In this case the tag-line is, "An exceptional Cabernet from one of Napa's first 100-point producers," leaving one to conjecture whom the source might be. Of course the benefit to the marketplace is 'liquidity', no pun intended - the producer can monetize his otherwise un-marketable product (under their own label), although they could also release it in bulk for blending with other wines to be sold as a non-specified wine in another brand or label, or as part of a blend. Most larger producers have multiple labels to classify and sell product at the appropriate applicable price point, but boutique producer's don't have that capability, hence this market. The broker is able to fill a need in the marketplace and can build a meaningful business, and the consumer can get a quality, otherwise expensive label at a fraction of the price, if they're willing to forego the cache of the label brand. Often these releases offer extraordinary value. The challenge is that such releases are one-time opportunities that are short-lived and in limited quantity. And of course caveat emptor, buyer beware.
I wrote more extensively recently in this blog about this practice and another negociant broker, Ninety-Plus Cellars who has come on the scene in a big way with wide distribution of a large number of offers. Our discovery of their recent release of Lot 101 of their Columbia Valley Syrah was an extraordinary find.
Hence I took notice upon reading about this release. Their promotion says, "Lot 500 is our most important Cabernet release of 2013. It's our Centennial Lot that represents what we do best - source amazing wines and sell them at fantastic prices. Lot 500 was born in Oakville from the same vineyard that was one of the first Napa estates to receive a 100-point score from Robert Parker."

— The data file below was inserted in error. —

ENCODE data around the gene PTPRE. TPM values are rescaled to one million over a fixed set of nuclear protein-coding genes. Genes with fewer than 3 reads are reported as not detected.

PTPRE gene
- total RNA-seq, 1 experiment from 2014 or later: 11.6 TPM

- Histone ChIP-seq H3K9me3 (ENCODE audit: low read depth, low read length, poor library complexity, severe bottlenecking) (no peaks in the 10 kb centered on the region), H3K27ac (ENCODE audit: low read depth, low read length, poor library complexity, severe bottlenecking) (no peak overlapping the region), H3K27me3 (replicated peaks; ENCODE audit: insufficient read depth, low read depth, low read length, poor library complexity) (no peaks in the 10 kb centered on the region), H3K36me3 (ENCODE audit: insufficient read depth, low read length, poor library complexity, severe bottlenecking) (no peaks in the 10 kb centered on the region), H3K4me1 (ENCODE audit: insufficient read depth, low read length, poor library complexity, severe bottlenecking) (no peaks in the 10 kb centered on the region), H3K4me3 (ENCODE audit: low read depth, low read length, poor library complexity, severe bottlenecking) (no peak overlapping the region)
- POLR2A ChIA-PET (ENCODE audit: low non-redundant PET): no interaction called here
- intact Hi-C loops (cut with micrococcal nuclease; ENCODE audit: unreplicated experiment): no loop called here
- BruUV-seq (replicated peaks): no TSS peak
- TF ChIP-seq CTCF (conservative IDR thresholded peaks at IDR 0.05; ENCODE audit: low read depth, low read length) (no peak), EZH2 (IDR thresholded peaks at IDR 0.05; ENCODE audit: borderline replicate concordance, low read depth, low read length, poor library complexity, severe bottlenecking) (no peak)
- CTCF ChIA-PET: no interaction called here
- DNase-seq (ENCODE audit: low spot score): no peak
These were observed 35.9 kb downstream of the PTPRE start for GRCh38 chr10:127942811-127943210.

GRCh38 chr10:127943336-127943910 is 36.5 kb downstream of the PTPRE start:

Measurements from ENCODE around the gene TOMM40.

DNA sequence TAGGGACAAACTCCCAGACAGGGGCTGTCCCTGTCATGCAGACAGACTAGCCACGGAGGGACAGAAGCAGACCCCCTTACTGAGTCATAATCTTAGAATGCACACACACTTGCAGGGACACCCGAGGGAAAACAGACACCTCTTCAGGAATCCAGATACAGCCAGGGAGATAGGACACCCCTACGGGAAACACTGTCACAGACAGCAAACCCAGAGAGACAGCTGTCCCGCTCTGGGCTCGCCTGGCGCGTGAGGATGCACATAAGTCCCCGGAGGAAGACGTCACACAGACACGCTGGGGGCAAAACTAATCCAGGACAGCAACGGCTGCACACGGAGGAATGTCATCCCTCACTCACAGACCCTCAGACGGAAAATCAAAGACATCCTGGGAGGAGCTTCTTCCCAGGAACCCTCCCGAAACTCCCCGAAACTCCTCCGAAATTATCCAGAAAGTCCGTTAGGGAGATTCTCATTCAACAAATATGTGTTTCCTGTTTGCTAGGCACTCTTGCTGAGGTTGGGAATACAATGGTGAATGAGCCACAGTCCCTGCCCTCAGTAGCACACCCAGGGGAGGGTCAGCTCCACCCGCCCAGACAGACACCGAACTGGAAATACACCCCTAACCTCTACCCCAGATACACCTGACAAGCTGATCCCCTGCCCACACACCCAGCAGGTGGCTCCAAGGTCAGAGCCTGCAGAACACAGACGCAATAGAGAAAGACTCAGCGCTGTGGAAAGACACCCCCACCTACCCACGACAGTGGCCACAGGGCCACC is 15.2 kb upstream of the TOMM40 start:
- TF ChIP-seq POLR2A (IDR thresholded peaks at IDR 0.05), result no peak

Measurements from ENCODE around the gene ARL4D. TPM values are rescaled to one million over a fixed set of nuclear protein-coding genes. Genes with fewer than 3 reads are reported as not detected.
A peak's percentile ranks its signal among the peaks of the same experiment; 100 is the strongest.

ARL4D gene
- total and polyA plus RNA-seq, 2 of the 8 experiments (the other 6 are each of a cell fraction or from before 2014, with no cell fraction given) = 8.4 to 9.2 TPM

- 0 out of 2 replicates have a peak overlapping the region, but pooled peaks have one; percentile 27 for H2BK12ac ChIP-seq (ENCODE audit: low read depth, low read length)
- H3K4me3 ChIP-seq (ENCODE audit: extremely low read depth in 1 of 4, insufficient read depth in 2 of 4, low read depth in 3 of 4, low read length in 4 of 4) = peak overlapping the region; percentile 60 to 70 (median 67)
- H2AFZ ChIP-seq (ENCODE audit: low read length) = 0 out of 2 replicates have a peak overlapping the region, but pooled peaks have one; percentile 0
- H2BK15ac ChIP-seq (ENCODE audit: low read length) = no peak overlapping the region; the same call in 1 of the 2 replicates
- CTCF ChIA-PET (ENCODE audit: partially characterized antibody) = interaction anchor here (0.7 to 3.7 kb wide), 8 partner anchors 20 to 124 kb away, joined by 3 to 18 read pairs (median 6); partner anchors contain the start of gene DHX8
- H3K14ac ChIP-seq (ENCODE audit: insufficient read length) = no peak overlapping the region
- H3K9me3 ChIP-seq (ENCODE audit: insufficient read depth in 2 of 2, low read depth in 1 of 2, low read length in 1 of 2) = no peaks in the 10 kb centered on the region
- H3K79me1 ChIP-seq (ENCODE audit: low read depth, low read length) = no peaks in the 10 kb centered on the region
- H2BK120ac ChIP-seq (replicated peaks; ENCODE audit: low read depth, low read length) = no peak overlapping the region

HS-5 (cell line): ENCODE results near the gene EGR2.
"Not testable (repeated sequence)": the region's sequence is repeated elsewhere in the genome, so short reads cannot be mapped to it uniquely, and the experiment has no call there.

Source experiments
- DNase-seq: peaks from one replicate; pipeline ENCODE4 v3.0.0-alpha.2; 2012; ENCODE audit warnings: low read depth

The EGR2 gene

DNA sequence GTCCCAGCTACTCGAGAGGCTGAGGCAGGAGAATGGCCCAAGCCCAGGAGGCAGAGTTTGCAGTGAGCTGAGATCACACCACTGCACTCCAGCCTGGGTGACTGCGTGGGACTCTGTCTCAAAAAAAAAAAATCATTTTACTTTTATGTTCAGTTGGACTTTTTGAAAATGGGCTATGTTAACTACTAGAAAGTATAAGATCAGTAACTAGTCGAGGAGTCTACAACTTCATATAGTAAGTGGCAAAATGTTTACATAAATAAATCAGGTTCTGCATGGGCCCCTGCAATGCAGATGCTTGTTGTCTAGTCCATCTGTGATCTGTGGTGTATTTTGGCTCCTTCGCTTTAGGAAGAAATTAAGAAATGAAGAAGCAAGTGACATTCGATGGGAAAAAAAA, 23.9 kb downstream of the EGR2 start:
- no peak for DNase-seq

SavWay Fine Wine & Spirits in tony Hinsdale (near west suburb of Chicago) were promoting this as Groth product, extrapolating the teaser hint about the 100 point Parker producer. Indeed, the Groth 1985 Reserve Cabernet was the first California wine to be so annointed. Whether this is Groth or not, history shows there have been about forty such wines from but about a dozen and a half producers, a fraternity of the most exclusive producers of the most extraordinary wines. In any case, none of their releases would be found at or even near this pricepoint. Hence, even though this might be a shadow of the flagship or namesake label if released under its own brand, its a quality and distinctive wine at a good value offering a high QPR (quality price ratio).
I almost don't want to release this before I go back and buy more before it is gone.
I found this wine extremely vibrant and expressive, initially hot from alcohol - it needs to be decanted and left for an hour to open and settle to reveal its true nature and potential. Lively forward boysenberry and currant give way to a layer of caramel and hints of vanilla mocha on the long sinewy silky smooth gripping tannin finish.
RM 91 points.